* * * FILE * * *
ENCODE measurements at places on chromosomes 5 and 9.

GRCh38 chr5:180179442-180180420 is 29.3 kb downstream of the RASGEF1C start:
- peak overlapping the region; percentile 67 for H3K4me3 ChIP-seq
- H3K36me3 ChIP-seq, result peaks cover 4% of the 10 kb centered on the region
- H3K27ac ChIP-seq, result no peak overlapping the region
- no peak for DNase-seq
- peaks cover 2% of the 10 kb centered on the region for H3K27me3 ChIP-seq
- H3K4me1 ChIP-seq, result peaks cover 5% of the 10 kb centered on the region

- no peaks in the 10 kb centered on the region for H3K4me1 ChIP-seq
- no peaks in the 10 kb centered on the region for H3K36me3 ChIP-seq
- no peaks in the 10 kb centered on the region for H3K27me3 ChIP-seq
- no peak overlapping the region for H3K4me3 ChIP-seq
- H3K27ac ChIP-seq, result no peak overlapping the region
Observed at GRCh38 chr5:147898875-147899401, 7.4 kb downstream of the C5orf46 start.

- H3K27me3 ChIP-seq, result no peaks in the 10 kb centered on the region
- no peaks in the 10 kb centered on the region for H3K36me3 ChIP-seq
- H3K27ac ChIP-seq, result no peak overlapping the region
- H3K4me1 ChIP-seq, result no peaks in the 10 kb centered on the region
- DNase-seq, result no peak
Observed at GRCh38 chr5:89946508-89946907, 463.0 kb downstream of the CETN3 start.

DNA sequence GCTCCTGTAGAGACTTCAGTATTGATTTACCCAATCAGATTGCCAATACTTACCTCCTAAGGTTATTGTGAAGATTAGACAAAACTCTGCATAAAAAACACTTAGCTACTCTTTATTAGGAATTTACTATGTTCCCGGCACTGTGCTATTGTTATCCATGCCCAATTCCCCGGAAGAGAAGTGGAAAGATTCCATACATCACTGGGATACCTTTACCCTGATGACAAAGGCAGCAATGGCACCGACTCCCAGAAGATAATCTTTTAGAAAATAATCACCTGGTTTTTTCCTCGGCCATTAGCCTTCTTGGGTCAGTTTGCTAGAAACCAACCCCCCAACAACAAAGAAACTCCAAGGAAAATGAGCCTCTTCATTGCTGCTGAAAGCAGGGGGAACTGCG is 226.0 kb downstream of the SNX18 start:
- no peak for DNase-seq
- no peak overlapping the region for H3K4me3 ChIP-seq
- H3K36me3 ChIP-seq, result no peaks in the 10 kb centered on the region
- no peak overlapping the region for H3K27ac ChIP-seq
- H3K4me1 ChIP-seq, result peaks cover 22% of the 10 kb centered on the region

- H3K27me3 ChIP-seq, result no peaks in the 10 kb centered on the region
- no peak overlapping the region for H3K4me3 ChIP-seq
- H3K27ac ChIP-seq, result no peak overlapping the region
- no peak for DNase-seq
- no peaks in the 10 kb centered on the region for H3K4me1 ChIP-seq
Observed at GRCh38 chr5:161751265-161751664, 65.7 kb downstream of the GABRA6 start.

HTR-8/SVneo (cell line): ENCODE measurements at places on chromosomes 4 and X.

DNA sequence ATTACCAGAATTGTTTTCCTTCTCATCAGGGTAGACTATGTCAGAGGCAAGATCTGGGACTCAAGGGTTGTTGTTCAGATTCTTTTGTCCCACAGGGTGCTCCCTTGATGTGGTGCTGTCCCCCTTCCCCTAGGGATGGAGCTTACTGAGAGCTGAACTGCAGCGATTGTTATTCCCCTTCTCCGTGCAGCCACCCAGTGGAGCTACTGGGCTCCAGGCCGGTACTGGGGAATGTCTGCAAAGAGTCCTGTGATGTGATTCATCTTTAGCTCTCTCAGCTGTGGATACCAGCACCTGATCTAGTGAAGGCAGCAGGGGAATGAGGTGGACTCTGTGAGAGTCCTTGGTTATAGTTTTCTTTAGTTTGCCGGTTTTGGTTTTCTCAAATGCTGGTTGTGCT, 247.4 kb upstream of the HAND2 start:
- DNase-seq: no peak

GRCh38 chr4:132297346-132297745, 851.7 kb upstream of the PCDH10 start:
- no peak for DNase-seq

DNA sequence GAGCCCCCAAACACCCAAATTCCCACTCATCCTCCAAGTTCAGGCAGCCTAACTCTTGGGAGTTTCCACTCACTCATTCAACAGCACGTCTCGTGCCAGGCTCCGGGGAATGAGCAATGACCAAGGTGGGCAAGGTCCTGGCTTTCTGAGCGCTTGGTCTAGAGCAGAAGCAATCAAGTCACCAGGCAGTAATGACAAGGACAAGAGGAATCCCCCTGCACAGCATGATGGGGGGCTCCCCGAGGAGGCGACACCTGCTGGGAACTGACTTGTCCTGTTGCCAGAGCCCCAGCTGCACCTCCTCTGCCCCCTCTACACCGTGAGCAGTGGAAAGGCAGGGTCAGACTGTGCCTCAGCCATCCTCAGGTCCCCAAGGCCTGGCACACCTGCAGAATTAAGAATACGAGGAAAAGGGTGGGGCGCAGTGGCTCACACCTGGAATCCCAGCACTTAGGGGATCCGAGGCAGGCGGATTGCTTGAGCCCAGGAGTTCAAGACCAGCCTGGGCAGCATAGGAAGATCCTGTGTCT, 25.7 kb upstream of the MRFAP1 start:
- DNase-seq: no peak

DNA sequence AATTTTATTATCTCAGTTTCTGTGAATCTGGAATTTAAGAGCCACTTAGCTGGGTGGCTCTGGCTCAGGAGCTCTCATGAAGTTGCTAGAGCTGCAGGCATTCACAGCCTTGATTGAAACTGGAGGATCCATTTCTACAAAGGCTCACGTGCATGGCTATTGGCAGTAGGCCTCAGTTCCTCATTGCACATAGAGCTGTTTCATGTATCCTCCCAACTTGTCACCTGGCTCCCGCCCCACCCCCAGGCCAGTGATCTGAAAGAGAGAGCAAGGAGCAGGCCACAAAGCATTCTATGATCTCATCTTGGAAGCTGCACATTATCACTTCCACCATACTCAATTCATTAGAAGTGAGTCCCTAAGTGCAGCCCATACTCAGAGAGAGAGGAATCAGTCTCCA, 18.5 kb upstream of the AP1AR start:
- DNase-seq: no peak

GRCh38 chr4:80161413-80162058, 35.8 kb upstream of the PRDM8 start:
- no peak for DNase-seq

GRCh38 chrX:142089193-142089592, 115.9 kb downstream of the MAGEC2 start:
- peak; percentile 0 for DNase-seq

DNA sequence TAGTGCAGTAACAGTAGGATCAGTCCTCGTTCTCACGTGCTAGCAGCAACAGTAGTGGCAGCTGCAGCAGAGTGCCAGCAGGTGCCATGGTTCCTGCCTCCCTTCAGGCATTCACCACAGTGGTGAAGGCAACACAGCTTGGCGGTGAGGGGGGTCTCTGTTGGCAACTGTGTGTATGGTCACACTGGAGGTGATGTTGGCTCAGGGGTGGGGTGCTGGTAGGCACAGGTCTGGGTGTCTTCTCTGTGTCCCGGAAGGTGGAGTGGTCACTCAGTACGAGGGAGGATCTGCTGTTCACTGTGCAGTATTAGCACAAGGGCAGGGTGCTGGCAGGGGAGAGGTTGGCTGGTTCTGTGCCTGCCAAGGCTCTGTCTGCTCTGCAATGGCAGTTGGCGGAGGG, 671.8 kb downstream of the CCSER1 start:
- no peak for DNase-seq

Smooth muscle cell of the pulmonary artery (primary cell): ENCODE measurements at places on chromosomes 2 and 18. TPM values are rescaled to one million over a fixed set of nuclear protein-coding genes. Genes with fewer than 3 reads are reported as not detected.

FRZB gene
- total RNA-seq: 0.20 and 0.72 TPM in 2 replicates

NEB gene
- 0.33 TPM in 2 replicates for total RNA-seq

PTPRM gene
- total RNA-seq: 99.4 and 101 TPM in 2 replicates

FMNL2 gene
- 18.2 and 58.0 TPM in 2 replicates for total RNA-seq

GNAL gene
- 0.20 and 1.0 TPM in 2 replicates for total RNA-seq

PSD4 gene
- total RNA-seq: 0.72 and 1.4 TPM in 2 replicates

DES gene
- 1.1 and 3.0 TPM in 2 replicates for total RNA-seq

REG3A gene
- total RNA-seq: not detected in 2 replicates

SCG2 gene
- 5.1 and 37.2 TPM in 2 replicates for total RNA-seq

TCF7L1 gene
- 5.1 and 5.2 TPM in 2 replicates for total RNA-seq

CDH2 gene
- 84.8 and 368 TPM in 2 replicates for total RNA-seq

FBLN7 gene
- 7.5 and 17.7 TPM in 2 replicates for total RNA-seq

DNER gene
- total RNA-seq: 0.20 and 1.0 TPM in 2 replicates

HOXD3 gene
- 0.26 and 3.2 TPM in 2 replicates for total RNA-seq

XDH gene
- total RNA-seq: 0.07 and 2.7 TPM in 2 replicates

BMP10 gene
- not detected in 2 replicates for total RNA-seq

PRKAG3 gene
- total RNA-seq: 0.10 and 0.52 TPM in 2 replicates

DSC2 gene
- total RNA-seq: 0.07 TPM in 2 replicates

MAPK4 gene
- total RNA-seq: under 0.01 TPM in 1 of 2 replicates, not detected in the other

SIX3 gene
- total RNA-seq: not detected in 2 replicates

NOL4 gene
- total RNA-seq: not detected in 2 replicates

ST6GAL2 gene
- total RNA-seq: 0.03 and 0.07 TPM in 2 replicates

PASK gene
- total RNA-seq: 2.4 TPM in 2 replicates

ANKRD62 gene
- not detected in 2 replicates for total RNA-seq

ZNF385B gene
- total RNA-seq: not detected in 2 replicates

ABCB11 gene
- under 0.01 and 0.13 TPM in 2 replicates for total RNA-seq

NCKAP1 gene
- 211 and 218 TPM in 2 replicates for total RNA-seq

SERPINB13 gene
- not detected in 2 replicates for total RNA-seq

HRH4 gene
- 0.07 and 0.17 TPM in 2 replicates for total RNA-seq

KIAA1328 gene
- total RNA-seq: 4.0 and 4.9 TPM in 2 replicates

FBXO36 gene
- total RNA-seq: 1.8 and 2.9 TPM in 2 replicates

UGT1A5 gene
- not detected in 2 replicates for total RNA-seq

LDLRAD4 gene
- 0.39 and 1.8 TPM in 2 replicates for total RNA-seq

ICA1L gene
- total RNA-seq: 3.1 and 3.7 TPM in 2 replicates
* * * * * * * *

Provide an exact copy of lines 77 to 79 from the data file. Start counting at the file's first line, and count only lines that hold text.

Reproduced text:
XDH gene
- total RNA-seq: 0.07 and 2.7 TPM in 2 replicates

BMP10 gene